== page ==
Bangkok is 10 weeks and more than 60 deaths into a stand-off between the military-backed government and a faction of self-proclaimed "commoners" -- the Red Shirts -- that insists the ruling party must fall.
In recent days, the army has resorted to picking off protesters (the top brass calls them "terrorists") with sniper rifles from afar. But the Red Shirts have defended their encampment: two-square miles of Bangkok's priciest real estate, fortified with concertina wire and bamboo staves.
As Bangkok slips further into chaos, it's unclear if even the Red Shirt guiding statesmen can turn back the legions of Thai men (and some women) wading into near suicidal combat.
"We must accept death," said Pichet Taweesin, a 40-year-old day laborer tending a flaming wall of truck tires. Nearby, teenagers snapped cell phone photos of their friends, striking hooligan poses while gripping homemade gas bombs.
"No one here wants to become a victim," he said. "But I've seen dead bodies of my brothers and sisters in the movement every day. I'm not afraid to die." In another 45 minutes, the crowd we stood in would scramble for cover as rifle bullets pecked at the asphalt.
The army, in testing the protesters' promises to "fight to the death," has drawn thousands of Pichets to these urban front lines. That so many within the Red Shirt camp are compelled to extremism, however, is a partly monster of the movement's own creation.
Broadly speaking, the Red Shirts are a loose assemblage encompassing the disgruntled laboring classes, new-money Thais with an anti-establishment grudge and, as many in the Thai media allege, poor Thais paid about $13 a day to rally.
The guiding leadership -- parliamentarians, aging activists and celebrities -- often invoke the language of non-violent, civil disobedience. But the movement has also tolerated a militant streak, personified by a renegade army major general -- Khattiya "Seh Daeng" Sawisdipol -- who flouted superiors and ordered his personal militia to protect protesters with force.
Khattiya died on May 17, days after taking a sniper's bullet to the temple in a killing the government disavows. His political martyrdom was one of the sparks igniting the street violence that's since engulfed Bangkok.
Khattiya's disciples' sense of invincibility was also fostered by the military itself, which for weeks allowed protesters to push the government around before responding with extreme force.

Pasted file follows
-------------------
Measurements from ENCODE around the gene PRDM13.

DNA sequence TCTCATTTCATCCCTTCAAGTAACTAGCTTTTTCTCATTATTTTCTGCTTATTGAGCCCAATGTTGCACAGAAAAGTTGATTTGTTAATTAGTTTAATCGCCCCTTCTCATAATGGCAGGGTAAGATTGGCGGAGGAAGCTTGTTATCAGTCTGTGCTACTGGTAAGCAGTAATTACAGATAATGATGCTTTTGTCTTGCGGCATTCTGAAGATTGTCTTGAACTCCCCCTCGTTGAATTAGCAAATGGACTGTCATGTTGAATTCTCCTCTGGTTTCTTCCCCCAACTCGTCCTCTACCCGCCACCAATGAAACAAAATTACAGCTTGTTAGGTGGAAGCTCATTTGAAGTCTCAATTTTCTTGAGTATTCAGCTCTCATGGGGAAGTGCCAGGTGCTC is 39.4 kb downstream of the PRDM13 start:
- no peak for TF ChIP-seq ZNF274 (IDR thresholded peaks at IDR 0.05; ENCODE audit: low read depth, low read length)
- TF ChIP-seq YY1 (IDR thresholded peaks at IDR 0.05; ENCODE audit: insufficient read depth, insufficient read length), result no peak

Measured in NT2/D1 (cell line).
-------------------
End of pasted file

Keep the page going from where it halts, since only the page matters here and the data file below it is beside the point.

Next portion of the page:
Since rallies began in mid-March, protesters have mobbed Prime Minister Abhisit Vejjajiva's offices and private residence, splattering his gates with their own blood in a ritual curse. They have climbed parliament's gates and yanked guns from security forces.
Even troops themselves fled a bloody raid last month after mysterious black-clad men with rifles -- linked to Seh Daeng by government spokesmen -- emerged and fired back. A throng of protesters later took troops hostage, seized dozens of assault rifles and dismantled six armed personnel carriers with tools and bare hands.
As this conflict has dragged on, sober voices inside the movement have grown noticeably quieter. One of the camp's most moderate statesman, Veera Musikapong, has not appeared in public for days. The Thai media has ruminated over a split within the Red Shirts that has left hardliners with more sway.
Remaining Red Shirt leaders, however, insist they are but slingshot-toting Davids, they say, ground down by Goliaths with power, influence and assault rifles.
But moderate Red Shirt supporters such as Prateep Ungsongtham Hata, a renowned slum activist, openly fret the movement is sliding towards a more shadowy, militant incarnation. By setting up a safe haven for less-daring protesters outside the conflict zone, she has attempted to lend a sense of orderly demonstration to the battles raging just a mile away.
"There are two ways out of this," Prateep explained, ducking into an empty guard shack. The windows were papered over with yesterday's newsprint to provide concealment from snipers.
"The government can stop the killing. The two sides can start chatting," she said. "But the government leaders will have to stop always pointing the finger at us and point it at themselves."
As for civil war?
"If the government keeps on killing," she said, "these people will go underground, basing themselves in the provinces. When you can't fight openly, you become unseen."
Prateep's eyes settled on a newspaper, pasted over the window and illuminated by sunlight. In the lead photo, blood pooled beneath the head of a protester shot dead the day before.
"Honestly, I'm very depressed," she said. "I never thought it would come to this."